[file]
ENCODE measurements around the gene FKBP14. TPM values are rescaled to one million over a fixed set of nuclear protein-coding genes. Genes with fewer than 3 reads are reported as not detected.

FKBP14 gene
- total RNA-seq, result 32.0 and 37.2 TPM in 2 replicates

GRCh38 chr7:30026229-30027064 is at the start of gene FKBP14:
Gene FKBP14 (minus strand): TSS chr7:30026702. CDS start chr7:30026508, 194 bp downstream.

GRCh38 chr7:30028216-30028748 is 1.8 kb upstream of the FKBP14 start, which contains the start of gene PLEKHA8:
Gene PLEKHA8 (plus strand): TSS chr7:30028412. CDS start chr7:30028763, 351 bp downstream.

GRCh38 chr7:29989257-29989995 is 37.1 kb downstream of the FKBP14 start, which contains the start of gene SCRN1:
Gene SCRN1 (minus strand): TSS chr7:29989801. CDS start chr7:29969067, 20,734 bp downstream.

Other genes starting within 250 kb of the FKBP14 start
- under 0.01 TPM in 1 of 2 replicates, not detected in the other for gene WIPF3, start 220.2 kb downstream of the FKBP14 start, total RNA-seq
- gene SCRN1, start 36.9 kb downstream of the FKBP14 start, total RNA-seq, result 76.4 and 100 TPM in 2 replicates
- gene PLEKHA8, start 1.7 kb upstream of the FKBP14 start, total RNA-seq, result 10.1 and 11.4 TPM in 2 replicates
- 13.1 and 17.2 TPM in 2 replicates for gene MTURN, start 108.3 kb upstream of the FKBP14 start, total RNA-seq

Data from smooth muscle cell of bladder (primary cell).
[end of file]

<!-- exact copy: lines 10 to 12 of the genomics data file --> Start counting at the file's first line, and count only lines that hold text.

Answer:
Other genes starting within 250 kb of the FKBP14 start
- under 0.01 TPM in 1 of 2 replicates, not detected in the other for gene WIPF3, start 220.2 kb downstream of the FKBP14 start, total RNA-seq
- gene SCRN1, start 36.9 kb downstream of the FKBP14 start, total RNA-seq, result 76.4 and 100 TPM in 2 replicates